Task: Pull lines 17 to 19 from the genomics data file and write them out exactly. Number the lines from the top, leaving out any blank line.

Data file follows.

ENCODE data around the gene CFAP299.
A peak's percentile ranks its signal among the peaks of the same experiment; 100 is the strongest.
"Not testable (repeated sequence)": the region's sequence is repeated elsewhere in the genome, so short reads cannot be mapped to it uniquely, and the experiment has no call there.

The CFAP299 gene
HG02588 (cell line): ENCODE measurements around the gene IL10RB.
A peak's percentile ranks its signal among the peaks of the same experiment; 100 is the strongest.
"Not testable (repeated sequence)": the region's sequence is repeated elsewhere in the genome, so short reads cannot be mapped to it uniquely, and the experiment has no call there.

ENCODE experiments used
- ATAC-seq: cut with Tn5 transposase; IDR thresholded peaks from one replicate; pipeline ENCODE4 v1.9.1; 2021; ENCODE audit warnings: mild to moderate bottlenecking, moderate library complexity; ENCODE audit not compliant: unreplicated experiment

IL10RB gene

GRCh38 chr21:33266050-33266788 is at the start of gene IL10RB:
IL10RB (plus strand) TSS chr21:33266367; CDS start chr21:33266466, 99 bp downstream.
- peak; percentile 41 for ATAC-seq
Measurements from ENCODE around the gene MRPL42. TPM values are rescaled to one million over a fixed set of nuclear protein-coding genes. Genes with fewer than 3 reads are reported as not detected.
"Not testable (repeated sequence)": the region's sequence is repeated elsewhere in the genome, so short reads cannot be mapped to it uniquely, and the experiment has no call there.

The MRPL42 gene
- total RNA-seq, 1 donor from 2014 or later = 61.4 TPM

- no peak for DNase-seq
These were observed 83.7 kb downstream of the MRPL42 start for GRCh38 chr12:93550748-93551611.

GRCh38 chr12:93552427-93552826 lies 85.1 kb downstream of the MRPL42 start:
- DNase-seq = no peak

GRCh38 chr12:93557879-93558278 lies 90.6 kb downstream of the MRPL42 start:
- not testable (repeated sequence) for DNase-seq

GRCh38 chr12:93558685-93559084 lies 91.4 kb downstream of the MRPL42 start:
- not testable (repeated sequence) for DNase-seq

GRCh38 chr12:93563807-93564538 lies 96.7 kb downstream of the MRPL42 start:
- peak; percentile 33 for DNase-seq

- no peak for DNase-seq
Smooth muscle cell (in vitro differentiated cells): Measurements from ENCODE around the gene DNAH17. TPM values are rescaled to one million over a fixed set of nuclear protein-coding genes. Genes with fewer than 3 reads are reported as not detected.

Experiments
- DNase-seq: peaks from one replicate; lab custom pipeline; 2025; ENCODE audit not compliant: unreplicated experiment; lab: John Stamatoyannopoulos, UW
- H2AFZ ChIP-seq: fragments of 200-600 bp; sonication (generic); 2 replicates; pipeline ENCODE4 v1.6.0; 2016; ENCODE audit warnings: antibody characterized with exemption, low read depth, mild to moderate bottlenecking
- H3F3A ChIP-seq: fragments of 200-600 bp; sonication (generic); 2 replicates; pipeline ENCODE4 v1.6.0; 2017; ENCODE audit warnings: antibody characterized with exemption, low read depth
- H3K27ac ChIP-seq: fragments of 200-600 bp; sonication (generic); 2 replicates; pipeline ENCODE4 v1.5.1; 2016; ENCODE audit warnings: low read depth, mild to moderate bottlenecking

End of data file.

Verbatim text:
- total RNA-seq, 1 donor from 2014 or later = 61.4 TPM

- no peak for DNase-seq
These were observed 83.7 kb downstream of the MRPL42 start for GRCh38 chr12:93550748-93551611.